(1) a law enforcement agency, its agents, employees, or representatives; and
(2) the unit, its agents, employees, or representatives.
Section 23-2-110. To conduct its investigations, inquiries, and hearings in a matter:
(1) The unit may order testimony to be taken in any investigation or hearing by deposition before a person who is designated by the unit and has the power to administer oaths and, in these instances, to compel testimony. The unit may administer oaths and affirmations for the testimony of witnesses and issue subpoenas by approval of at least three unit partners, subject to judicial enforcement, and issue subpoenas for the procurement of witnesses and materials including books, papers, records, documents, or other tangible objects relevant to the agency's investigation by approval of the chairman, subject to judicial enforcement. A person to whom a subpoena has been issued may move before the circuit court for an order quashing a subpoena issued under this section.
(2) If the unit determines that assistance is needed in conducting an investigation, the unit shall request the assistance of appropriate agencies."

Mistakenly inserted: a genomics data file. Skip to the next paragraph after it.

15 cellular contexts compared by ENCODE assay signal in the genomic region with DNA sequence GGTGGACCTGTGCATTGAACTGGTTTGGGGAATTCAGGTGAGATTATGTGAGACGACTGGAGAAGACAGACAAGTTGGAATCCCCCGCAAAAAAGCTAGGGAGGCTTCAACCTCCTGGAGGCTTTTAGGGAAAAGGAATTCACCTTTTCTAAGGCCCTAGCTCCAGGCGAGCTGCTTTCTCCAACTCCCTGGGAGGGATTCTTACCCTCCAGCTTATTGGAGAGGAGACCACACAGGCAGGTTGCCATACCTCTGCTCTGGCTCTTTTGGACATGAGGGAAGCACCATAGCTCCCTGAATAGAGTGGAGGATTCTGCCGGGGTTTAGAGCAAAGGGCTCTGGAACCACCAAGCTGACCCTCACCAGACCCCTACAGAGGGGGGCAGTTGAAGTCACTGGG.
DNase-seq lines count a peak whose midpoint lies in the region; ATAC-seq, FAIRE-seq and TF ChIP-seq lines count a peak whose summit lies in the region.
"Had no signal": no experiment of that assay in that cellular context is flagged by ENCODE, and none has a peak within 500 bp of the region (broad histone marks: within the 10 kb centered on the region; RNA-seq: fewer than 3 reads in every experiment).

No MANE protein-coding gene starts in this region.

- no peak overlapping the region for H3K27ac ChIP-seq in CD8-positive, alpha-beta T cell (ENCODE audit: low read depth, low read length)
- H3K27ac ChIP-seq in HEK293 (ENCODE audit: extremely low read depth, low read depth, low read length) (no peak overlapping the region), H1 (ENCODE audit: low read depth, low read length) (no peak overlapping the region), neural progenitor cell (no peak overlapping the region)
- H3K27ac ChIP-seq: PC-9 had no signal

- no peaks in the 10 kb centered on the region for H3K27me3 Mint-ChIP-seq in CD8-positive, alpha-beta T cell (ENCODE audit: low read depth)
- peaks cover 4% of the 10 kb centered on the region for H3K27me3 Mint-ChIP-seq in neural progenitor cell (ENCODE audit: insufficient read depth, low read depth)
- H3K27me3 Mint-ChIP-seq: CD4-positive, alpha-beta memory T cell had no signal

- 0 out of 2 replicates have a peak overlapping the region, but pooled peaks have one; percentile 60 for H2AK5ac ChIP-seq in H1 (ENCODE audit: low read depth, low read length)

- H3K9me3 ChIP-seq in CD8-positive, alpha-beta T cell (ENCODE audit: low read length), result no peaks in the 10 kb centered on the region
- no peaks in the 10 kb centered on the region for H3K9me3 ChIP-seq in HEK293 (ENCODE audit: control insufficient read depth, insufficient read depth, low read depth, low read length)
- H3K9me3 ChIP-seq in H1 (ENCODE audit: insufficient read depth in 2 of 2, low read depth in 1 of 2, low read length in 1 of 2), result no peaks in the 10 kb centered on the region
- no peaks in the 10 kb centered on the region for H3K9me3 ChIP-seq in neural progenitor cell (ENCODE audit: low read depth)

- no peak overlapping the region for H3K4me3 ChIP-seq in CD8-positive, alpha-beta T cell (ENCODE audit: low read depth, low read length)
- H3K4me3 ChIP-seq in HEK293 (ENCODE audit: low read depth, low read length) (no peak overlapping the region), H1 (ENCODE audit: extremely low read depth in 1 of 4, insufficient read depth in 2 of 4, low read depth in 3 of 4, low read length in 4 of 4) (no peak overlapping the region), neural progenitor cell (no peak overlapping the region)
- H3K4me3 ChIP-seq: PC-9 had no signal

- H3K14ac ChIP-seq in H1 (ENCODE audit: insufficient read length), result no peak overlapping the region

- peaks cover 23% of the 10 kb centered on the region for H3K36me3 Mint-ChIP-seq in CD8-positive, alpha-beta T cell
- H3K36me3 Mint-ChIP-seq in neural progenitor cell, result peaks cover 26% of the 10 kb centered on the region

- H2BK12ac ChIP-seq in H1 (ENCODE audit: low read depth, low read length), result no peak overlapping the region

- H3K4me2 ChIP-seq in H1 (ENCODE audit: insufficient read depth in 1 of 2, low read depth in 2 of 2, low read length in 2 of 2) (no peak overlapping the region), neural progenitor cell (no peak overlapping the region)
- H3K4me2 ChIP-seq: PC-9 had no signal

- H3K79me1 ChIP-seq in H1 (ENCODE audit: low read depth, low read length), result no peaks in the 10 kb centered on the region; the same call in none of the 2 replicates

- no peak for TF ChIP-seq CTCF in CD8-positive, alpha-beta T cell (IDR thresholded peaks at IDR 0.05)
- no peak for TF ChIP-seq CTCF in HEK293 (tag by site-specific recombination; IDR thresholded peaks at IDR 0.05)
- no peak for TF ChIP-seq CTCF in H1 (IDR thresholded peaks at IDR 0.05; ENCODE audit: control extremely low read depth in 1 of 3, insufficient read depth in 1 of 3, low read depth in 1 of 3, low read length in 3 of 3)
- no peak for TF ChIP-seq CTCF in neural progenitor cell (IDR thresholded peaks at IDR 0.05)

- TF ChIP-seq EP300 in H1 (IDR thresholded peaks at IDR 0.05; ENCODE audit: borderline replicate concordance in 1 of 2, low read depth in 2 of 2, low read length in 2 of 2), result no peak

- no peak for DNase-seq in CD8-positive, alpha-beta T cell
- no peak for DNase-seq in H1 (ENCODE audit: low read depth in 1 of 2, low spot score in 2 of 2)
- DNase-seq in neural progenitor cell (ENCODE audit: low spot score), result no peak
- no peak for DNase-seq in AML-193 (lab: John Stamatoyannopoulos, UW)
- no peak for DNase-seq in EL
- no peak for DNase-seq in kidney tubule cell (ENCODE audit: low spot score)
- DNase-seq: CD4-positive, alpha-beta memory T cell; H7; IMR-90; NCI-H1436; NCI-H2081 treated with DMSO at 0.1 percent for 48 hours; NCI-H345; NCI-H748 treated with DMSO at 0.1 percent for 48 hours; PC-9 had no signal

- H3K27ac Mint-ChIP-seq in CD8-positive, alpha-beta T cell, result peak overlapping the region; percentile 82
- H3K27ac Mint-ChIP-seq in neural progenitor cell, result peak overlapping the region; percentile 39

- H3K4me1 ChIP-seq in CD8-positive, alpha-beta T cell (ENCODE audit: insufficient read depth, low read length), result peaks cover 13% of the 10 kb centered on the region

SECTION 2. Section 8-13-540(1) of the 1976 Code, as last amended by Act 184 of 1993, is further amended to read:
"(1) When a complaint is filed with or by the ethics committee, a copy must promptly be sent to the person alleged to have committed the violation. If the ethics committee determines the complaint does not allege facts sufficient to constitute a violation, the complaint must be dismissed and the complainant and respondent notified. If the ethics committee finds that the complaining party wilfully filed a groundless complaint, the finding must be reported to appropriate law enforcement authorities. The wilful filing of a groundless complaint is a misdemeanor and, upon conviction, a person must be fined not more than one thousand dollars or imprisoned not more than one year. In lieu of the criminal penalty provided by this subsection, a civil penalty of not more than one thousand dollars may be assessed against the complainant upon proof, by a preponderance of the evidence, that the filing of the complaint was wilful and without just cause or with malice. If the ethics committee determines the complaint alleges facts sufficient to constitute a violation, it shall promptly investigate the alleged violation and may compel by subpoena the attendance and testimony of witnesses and the production of pertinent books and papers.